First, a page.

The “fishies”…our closest thing to a pet in Singapore

In my limited experience here in Singapore, it’s super common to have a water fountain near the entrance of your condo.  Our condo building is no different, with what looks like a lake with a walking path over the middle to get from the driveway to the elevator lobby.  Sadly, I’m apparently not terribly observant, though, as it took me about a month to realize we had Koi in our water.  Since then, it’s become a daily (or multiple times daily) activity to take E down and to look for the “fishies,” a sometimes difficult search as they like to hide under the walkway and out of sight.

However, I *did* notice several days ago when a ton of baby fish appeared in the water.  I have no idea if they came about *ahem* organically or were put there by building management.  Management obviously knows about them as they are getting fed a special leaf every day (which the large fish ignore, interestingly enough-they eat fish food pellets).  I’m also surprised by how many small koi are in the pond…I can’t imagine there’s an expectation that they’ll all make it to adulthood, as then our pond would be very overpopulated.

I’ve always been a pet person.  Growing up I had dogs, until I got my cat Lady when I was 15 years old and she was 8 weeks old from a local shelter.  Ravi, with his asthma and myriad allergies never had a pet until Lady demanded he take joint servitude to her with me.  Sadly, Lady passed away last October from kidney failure, and were not ready to adopt again before we left the US.  Making the choice to move to Singapore raised difficult questions about the logistics of pet adoption.  There is an ASPCA here, and if we were planning to be here forever, we might be talking about pet adoption.

However, knowing that we would like to move on at some point within the normal lifespan of a pet, and the many difficulties in moving a pet internationally (some countries require quarantines, for example) seems to traumatic to us.  So we have elected to not adopt any pets at this time.  Ironically, we had been open to getting Elanor a goldfish (and naming it “Dorothy” a la Elmo’s World) when she turned 2(ish).  But with the fish in the lobby that we don’t have to feed, clean up after, or otherwise take care of, it seems the apartment building is doing it for us.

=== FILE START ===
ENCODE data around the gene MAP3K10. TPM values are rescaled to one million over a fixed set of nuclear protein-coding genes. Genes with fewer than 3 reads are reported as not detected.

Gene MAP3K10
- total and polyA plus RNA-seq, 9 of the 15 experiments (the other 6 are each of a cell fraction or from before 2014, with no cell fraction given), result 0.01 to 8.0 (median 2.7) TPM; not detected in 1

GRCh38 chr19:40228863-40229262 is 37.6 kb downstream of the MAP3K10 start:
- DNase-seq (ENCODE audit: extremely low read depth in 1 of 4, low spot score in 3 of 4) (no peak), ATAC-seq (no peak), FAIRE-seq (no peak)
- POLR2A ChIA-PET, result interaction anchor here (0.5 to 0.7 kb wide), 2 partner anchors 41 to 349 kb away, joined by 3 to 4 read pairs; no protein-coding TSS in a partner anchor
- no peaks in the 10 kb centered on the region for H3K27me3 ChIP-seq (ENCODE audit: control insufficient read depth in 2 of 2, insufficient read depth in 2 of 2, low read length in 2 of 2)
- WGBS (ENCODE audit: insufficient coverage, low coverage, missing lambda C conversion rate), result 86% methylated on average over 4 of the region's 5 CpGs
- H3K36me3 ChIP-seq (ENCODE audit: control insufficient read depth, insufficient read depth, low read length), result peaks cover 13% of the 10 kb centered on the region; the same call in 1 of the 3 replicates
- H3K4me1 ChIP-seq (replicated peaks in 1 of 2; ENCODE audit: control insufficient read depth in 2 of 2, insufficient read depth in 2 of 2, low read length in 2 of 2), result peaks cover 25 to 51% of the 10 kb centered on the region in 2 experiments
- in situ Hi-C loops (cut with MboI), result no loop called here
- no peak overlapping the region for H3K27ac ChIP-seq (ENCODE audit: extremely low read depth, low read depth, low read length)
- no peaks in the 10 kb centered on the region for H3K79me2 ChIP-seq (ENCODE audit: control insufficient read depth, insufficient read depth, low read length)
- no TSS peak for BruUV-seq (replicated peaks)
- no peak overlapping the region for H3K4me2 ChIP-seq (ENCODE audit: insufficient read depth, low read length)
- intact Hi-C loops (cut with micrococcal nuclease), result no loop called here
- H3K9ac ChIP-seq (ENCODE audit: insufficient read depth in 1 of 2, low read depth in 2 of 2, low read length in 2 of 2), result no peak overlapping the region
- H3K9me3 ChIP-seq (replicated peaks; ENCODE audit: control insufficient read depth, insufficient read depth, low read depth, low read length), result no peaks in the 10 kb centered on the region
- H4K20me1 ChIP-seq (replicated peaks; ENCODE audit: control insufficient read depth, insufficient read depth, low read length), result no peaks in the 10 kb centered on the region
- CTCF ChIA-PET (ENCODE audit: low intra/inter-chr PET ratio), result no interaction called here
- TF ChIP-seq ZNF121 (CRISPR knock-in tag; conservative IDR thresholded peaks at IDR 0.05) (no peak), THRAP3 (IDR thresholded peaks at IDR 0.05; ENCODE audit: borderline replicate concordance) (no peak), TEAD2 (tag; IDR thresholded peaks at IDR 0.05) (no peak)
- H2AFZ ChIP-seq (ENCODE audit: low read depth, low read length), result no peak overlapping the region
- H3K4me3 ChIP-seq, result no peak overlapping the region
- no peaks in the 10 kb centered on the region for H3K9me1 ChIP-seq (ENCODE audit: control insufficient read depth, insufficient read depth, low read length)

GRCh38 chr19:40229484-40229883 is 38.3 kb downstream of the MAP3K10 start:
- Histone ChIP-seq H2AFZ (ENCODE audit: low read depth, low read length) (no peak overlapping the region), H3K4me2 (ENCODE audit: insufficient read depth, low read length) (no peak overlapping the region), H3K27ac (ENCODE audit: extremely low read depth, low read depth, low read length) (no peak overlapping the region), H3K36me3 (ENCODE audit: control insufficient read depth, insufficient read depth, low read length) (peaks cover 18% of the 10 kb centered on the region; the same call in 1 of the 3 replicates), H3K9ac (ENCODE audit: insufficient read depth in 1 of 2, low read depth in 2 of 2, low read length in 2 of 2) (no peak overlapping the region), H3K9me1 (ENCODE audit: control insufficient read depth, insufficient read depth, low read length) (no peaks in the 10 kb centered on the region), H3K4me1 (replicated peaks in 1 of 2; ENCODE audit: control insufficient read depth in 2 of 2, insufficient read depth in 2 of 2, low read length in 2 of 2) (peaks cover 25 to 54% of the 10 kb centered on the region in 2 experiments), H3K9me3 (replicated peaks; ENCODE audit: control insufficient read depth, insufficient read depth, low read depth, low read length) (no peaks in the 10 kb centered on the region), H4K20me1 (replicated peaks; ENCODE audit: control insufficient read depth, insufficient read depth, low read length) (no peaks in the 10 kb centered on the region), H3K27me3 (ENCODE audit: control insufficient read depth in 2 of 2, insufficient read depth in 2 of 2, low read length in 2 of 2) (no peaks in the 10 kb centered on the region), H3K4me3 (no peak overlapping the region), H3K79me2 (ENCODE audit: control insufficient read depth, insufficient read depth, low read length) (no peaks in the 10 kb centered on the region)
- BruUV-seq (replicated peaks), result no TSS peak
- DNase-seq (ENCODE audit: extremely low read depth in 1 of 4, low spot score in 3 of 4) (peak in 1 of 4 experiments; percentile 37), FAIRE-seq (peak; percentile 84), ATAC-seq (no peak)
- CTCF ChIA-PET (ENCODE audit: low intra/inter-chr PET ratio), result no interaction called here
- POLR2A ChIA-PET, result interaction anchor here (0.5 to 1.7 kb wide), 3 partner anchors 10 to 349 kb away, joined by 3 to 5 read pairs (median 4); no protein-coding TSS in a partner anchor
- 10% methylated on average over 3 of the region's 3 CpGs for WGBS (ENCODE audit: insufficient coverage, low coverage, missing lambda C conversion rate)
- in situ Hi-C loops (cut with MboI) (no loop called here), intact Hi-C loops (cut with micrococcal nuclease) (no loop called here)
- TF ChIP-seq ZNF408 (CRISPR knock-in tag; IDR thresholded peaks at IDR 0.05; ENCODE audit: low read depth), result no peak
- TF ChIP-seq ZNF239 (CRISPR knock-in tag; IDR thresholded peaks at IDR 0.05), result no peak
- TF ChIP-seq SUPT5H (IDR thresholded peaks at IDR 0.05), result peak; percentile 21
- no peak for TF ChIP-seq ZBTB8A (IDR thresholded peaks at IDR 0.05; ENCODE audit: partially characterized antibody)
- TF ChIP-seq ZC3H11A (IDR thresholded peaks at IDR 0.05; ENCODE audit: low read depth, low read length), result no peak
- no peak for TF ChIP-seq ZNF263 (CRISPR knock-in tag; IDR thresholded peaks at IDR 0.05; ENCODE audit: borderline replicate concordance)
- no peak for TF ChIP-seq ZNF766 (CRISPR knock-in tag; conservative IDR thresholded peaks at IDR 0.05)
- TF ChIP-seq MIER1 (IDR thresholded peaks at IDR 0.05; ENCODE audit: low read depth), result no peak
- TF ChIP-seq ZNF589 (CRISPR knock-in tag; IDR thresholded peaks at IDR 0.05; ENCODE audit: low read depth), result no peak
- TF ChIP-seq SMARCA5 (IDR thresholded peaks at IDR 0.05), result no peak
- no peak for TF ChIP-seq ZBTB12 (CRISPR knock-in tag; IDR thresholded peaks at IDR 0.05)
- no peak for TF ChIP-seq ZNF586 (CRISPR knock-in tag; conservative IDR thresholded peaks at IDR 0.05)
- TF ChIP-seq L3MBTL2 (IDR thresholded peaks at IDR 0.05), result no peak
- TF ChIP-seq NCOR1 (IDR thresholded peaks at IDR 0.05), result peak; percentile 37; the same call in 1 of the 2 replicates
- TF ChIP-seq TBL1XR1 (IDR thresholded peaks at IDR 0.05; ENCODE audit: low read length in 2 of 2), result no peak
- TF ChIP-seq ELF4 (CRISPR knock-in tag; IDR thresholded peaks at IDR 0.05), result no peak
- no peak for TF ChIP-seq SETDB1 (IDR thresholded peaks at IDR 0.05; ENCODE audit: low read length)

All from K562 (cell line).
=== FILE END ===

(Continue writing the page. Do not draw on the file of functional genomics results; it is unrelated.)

You can see both the large and baby fish if you click to embiggen (Simpsons reference for those not in the know).

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6 Responses to The “fishies”…our closest thing to a pet in Singapore

  1. Zach Woods says:

    Hi Crystal –

    I’m guessing those babies were purchased and put in the pond by management and not by any of the Koi already in the pond. They look bigger than I would have expected to see if they had just been born in the pond, and if they were as small as newly born Koi they would likely be eaten by the adults unless they were separated from the adults, or very lucky.


    • Crystal says:

      Interesting…I don’t know anything really about koi, so that’s all new info to me 🙂 Do you think that’s why there are so many? They expect some to be eaten? Yikes! I think we’ll skip telling E that part.

      • Zach Woods says:

        Hi Crystal –

        Many fish have very large numbers of fry because they have a very high infant mortality rate. Some of the fry aren’t eaten but just don’t survive. Many are eaten by other types of fish. Some are eaten, particularly when they are small enough that they could be mistaken for floating food, by friends and family . . .

        The Koi in your pond may also be eaten by birds, or even cats and dogs if they have access to the pond.

        Breeding fish is a good lesson in how tough life in the wild can be . . .


        P.S. We are with you on considering a pet a “lifetime of the pet” commitment.

  2. Dawn Perlner says:

    If you really want a cat in Singapore, and have a friend in mind who would be willing to adopt it when you leave, then you could continue the relationship from afar with your friend sending pictures of and updates about the cat once in a while.

    • Crystal says:

      See, I just can’t adopt a pet knowing that we wouldn’t intend to be their “forever family.” I take really great pride that all four of the last pets we adopted lived their lives from infancy to death with us. I take pet ownership very very seriously (also why I decided against getting Turtle-our nickname for Ellie-a baby turtle at the petshop…a 30+ year commitment seems a bit much to saddle a toddler with), so I couldn’t do that. There was a point where I thought we might have to have Lady finish her life with my mom if E had allergies, and Lady had to live with my mom when I was in the dorms, but I don’t think I could handle it if we got a kitten or cat from the shelter, bonded with him or her and then left them with a friend to live out their lives. When we leave Singapore, I don’t necessarily think I’m going to feel the need to visit, except maybe to bring the kids when they’re older (like teens) to say this is where you were small.

  3. Flora says:

    Moving to Singapore with our dogs was so draining but so worth it. We didn’t really think twice about bringing them. They’re our kids.

    P.S. I love your blog!

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